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Dive Review of Kasawari Lembeh in
Indonesia/Lembeh Strait

October, 2010, an Instant Reader Report by Rick Sterne/Chrisanda Button, AR, US
Sr. Contributor   (24 reports, with 7 Helpful votes)
Report Number 5743
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Reporter and Travel
Dive Experience
501-1000 dives
Where else diving
Bahamas,Bay Islands,Belize,Bonaire,Caymans,Cozumel,Turks&Caicos,Sea of
Cortez,Fiji,Australia,Truk,Yap,Palau,other areas of Indonesia
Closest Airport
Getting There


Dive Conditions

sunny, rainy  
Water Temp
77   to 82    Fahrenheit  
Wetsuit Thickness
Water Visibility
35   to 50    Feet  
Dive Policy
Dive own profile
Enforced diving restrictions  
We never tried to separate from our dive guide. Why would we?  He was the
guy finding all the weird stuff.  But he paced the dive to our interest. If
we wanted to spend ten minutes with a ghost pipe fish, we stayed there ten
Nitrox Available?
What I saw
Whale Sharks
1 or 
Ratings 1 (worst)- 5 (best):
  2 stars
Tropical Fish
3 stars  
Small Critters
  5 stars
Large Fish
Large Pelagics
Underwater Photography  1 (worst)- 5 (best):
Subject Matter
5 stars  
Boat Facilities
5 stars
Overall rating for UWP's  
5 stars  
Shore Facilities  
5 stars  
In a word, fabulous.  KLR must have one of the most spacious well-appointed
camera rooms in the world.  Each photographer is assigned a large table
area with two towels, electric outlets with universal plug adapters, and
voltage converters for us Americans.  Camera cases were stored on a shelf
below each station. Compressed air and tissues are available.  There is
also a computer if you want to view your shots on a bigger screen and do
not travel with a lap top.  The camera room is open from 0600 to 2130 and
is locked at night.  We placed our cameras in their plastic crates, and the
crew would carry them to the dive area if we wanted them to.  After we
tested our housings in the large, dedicated rinse tanks, the crew then
carried our cameras to the boats.  They treated all cameras, large and
small with utmost care.  There are no rinse tanks on the boats, but the
boats return to the resort between dives and our longest boat ride was 20
Ratings and Overall Comments  1 (worst)- 5 (best):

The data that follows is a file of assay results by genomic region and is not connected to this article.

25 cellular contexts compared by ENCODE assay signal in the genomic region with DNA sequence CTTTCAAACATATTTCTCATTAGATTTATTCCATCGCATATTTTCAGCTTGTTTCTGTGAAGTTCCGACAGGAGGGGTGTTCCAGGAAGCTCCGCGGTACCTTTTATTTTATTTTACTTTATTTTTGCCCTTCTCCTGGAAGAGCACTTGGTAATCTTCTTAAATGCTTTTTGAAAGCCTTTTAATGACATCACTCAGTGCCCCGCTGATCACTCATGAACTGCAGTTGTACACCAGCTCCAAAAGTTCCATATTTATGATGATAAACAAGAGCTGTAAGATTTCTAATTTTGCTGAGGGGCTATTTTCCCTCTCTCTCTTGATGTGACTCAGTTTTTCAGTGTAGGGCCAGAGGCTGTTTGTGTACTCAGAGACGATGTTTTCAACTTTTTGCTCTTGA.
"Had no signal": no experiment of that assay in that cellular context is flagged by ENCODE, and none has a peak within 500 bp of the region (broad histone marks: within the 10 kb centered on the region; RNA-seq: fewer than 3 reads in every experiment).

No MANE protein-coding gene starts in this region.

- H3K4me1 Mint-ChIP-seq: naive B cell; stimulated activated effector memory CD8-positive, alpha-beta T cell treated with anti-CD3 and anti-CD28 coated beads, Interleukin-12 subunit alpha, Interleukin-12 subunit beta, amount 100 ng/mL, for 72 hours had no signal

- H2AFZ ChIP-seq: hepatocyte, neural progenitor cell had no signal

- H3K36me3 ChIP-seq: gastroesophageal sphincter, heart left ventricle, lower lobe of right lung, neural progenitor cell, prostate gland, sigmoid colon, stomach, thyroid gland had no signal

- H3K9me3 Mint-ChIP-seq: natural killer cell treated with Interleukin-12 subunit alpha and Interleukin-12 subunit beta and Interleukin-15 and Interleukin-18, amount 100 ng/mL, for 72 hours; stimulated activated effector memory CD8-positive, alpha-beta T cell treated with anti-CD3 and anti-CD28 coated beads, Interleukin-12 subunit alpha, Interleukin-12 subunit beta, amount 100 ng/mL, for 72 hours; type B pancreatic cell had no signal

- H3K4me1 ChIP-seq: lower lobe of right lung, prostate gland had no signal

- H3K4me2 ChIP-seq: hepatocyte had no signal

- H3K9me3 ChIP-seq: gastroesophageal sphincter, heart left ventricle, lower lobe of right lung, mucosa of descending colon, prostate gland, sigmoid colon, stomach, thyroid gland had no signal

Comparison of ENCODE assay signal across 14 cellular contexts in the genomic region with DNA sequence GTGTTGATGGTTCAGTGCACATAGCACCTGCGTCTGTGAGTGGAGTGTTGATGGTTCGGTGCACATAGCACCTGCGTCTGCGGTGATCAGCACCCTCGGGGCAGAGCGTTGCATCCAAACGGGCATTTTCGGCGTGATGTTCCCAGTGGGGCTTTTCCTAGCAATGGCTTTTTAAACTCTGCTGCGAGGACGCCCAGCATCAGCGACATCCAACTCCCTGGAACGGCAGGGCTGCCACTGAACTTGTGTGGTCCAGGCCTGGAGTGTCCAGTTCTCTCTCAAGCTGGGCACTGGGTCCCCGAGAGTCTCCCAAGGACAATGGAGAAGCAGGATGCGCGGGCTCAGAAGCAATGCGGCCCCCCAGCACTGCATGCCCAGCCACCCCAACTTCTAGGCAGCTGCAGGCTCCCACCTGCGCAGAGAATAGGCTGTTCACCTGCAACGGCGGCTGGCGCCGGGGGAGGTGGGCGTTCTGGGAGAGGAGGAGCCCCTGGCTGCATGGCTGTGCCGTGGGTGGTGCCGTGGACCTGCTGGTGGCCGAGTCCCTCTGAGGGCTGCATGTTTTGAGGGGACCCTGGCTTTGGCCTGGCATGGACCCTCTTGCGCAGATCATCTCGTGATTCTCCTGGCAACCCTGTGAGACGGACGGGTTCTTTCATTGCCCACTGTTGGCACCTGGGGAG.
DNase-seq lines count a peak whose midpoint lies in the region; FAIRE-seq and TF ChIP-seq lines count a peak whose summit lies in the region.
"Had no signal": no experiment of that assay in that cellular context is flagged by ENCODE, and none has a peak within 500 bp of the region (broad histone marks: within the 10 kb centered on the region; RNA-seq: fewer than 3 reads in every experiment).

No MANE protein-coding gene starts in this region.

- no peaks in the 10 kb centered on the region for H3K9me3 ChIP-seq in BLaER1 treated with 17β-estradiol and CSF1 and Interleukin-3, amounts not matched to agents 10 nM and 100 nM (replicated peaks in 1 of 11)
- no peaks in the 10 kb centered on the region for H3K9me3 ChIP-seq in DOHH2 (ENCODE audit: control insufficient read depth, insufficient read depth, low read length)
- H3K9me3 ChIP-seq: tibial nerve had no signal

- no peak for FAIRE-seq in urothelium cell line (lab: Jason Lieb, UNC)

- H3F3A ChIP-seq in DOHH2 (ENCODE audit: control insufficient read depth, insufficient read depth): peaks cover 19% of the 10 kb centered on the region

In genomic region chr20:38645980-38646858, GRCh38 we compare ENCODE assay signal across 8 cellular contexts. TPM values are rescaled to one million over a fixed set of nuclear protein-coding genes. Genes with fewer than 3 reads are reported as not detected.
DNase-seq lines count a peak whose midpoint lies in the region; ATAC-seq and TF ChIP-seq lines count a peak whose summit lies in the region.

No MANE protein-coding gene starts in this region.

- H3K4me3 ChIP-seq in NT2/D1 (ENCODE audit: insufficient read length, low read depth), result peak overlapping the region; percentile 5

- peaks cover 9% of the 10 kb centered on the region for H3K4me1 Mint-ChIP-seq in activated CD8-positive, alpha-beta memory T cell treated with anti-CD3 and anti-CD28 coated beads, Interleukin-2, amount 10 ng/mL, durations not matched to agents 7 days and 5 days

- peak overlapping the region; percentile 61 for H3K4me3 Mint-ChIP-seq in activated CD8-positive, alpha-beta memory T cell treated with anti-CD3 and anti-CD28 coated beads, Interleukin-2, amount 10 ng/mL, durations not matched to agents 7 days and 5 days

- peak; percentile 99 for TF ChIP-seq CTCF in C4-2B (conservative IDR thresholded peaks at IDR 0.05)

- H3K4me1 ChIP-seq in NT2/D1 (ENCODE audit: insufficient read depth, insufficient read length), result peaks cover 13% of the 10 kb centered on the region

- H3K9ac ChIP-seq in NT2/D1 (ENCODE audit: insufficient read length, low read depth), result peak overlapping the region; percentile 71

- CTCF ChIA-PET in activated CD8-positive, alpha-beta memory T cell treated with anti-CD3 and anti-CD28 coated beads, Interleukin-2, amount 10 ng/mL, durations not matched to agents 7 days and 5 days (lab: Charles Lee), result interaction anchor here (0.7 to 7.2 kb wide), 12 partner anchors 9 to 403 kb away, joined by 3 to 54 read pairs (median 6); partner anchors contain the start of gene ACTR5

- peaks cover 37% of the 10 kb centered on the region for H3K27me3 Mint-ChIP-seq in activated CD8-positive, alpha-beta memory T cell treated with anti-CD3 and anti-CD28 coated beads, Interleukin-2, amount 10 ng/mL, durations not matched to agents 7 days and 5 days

5 stars
4 stars
Service and Attitude
5 stars
Environmental Sensitivity  
4 stars
Dive Operation
5 stars  
Shore Diving  

Overall Rating

Value for $$
5 stars    
4 stars   
5 stars    
     Kasawari Lembeh Resort is as close to liveaboard convenience as a
diver can come while enjoying a spacious villa decorated with understated
elegance, a small infinity pool overlooking the strait, and a downright
luxurious camera room.  As on a liveaboard, one can do four dives every
day.  If only two divers want to make the night dive, those two dive after
dark.  Gear is set up once, then stays on the dive boats, where the crew
actually hoses it down with fresh water after the last dive each day.  Each
diver is assigned a gear station on the boats with a crate beneath for
storing mask, fins, etc.  One enters the water by standing up, taking two
steps, and making a giant stride. To exit the water, hand up camera and
gear, then climb the ladder. As on a liveaboard, bottom time was limited
primarily by our own air consumption,deco limits, and desire to get to the
next meal. 
     KLR certainly provides valet service to divers.  A large plastic crate
was brought to our villa's porch the day we arrived.  We put all our dive
gear in it, and our gear reappeared set up on our boat or hanging in the
dressing area. The approach to the large, comfortable dive boats is made
via gently terraced decks.  No wading out into the water here! The boats
themselves are covered and feature liveaboard-like gear stations for six
divers.  There is an enclosed area at the front of each boat so wet divers
can hide from the wind on return rides.  We were served water on our way
out to each dive and welcomed back on board with more water, a warm wet
towel to wipe our faces with, fresh fruit, and a large fluffy towel for
drying off. KLR's location in the central area of the strait meant that
dives as far north as Angel's Window and as far south as Pulau Abadi were
within a twenty minutes' boat ride. We returned to the dressing area to
remove our wetsuits and put them in the large rinse tanks.  The crew then
hung them up for us while we showered.  There are two outdoor warm water
showers next the dressing area, as well as enclosed men's and women's
dressing rooms with their own warm showers.  There were also two cubbies
for dry things assigned to each villa.
     One dive guide was assigned to no more than three divers.  We made all